Reckless spending and other conduct
Of course marriages break up for a whole number of reasons. It is important to bear in mind however, that when it comes to sorting out the finances, in most cases the court is not interested in deciding whose fault it was.
Many people think it is unfair that the court will not take into account who was responsible for the end of the marriage, when the court is deciding how to divide up the assets. For example:
A Husband may say: “why should she take half the house? She’s the one who had an affair”.
A Wife might say: “why should he have half the house? He’s the one who had an alcohol problem.”
There are a number of reasons why the courts are not interested in hearing evidence about these points:
- There are too many cases before the court and not enough time. If the court got involved in deciding whose fault it was the marriage broke down there would not be enough time to hear all of the cases;
- The court’s task is usually to decide how to divide up the assets so that both parties have somewhere to live and some money to live on. Deciding whose fault the breakup was does not help with that.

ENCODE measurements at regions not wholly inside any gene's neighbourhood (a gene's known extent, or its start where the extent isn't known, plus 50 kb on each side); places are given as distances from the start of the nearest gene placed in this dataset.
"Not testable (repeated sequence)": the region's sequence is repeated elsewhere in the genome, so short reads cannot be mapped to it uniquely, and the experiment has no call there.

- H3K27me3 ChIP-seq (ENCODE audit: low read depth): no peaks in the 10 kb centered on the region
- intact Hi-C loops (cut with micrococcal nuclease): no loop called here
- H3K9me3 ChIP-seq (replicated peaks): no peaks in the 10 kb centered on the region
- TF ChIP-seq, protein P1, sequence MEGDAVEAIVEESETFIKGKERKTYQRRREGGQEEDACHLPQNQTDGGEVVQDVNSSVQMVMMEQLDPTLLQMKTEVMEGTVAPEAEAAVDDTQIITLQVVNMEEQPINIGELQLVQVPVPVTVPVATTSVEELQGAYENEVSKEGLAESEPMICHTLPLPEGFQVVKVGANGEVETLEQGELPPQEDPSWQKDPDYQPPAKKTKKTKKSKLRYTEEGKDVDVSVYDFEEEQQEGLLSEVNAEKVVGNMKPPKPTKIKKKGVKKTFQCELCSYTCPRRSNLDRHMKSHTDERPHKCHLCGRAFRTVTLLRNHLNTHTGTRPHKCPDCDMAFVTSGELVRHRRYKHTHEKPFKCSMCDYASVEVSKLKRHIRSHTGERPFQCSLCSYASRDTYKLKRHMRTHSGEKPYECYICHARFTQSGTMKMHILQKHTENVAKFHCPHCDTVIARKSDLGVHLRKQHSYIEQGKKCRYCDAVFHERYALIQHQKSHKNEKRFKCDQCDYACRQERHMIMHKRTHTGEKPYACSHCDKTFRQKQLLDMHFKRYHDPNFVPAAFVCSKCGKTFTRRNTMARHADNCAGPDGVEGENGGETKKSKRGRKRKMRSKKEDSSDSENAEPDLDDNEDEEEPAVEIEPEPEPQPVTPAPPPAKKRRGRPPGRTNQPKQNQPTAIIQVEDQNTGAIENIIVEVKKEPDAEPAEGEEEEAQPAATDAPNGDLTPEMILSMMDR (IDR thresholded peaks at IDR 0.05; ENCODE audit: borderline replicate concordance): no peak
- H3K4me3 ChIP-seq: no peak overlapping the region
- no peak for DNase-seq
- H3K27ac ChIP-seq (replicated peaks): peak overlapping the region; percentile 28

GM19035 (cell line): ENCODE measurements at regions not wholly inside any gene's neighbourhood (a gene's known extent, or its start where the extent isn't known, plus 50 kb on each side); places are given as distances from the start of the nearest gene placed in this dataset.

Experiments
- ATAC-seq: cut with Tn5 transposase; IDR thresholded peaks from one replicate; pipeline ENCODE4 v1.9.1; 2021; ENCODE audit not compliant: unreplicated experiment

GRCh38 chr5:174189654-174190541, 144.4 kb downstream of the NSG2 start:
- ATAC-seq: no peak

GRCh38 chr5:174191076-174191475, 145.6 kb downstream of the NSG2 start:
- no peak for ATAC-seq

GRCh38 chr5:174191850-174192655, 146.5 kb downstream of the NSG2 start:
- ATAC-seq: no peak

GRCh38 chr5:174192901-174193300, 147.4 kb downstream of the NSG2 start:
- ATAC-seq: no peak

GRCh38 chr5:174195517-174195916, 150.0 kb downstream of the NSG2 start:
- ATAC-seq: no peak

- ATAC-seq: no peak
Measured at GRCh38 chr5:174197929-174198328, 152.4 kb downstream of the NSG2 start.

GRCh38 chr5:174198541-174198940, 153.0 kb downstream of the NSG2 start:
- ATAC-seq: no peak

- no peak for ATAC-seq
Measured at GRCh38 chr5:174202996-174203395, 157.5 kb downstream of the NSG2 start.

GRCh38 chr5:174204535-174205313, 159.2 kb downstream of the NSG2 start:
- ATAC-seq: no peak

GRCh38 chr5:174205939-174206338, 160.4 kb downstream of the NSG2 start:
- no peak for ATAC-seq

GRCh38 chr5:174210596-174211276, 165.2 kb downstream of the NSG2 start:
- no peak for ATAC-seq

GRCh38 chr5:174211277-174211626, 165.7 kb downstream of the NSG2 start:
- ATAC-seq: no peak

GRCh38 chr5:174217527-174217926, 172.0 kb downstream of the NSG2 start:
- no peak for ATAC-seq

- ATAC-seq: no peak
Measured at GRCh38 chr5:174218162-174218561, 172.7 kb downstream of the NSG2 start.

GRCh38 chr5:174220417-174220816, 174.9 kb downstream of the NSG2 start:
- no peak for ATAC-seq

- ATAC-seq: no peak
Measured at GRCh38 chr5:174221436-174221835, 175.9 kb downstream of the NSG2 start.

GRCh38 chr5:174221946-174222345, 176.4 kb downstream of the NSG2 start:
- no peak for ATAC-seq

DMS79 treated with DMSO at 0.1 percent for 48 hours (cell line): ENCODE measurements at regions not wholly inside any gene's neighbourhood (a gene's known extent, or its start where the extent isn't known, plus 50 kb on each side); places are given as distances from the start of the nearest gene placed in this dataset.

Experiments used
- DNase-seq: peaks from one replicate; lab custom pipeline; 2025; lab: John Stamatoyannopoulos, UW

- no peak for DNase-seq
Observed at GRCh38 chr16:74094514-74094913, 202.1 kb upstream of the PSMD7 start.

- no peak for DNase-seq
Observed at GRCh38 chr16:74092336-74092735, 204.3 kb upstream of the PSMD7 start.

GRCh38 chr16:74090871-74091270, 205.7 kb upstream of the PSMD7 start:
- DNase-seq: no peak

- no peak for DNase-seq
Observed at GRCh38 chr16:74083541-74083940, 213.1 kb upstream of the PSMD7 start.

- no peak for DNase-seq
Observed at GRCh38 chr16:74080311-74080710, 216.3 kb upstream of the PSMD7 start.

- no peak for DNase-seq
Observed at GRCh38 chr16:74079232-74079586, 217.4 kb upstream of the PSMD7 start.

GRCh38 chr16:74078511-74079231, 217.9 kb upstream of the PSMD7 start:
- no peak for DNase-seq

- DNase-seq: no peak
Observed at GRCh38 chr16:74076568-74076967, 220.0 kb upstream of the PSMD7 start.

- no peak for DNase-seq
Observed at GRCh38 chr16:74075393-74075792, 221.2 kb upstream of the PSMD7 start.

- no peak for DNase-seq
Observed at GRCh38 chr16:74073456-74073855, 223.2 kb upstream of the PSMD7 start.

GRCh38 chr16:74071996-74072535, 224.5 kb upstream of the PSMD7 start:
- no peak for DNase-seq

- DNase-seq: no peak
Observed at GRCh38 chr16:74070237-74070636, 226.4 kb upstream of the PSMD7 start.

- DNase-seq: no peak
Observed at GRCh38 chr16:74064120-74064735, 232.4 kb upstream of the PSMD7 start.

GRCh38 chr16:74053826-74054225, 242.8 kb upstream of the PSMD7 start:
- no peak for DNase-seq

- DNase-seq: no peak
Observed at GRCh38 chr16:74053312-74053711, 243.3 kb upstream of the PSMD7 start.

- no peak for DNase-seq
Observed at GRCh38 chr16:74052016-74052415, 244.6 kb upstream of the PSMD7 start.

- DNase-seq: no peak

- Even if the court did decide to try and get to the bottom of whose fault the break-up was, where would the court start? Take the examples above. The Wife may says she had had an affair because the Husband was not a good Husband. The Husband may say he had an alcohol problem because the Wife was not a good Wife. Deciding who was really to blame would often involve resolving arguments about things going back years and years.
Because of these concerns, for a court to take conduct into account the facts have to be quite unusual. The matrimonial Causes Act 1973 says that when it is making orders about the finances the court must consider all the circumstances of the case (section 25 of The Act). However, section 25 goes on to say that the court shall have regard to a whole number of factors, including:
“…the conduct of each of the parties, if that conduct is such that it would in the opinion of the court be inequitable to disregard it.”
That is obviously not that helpful. What conduct would be inequitable to disregard? Thankfully there are now quite a number or decided cases about this subject.
Dealing first with what we might call “non-financial conduct”, the general position is that to be taken into account the conduct has to be “obvious and gross”. In another case it was said that the conduct complained of should cause someone hearing about it to respond with a gasp rather than just a gulp.
It is conduct which has a financial result on the parties which is more likely to be taken into account when the court is deciding how to divide the assets. For example a court might take into account the following:
- A serious offence committed by a Husband against his Wife; or,
- A serious offence committed by a Husband against someone other than the Wife.The offence resulted in the Husband being sent to prison or he lost his job or his employment prospects were damaged; or,
- Reckless spending.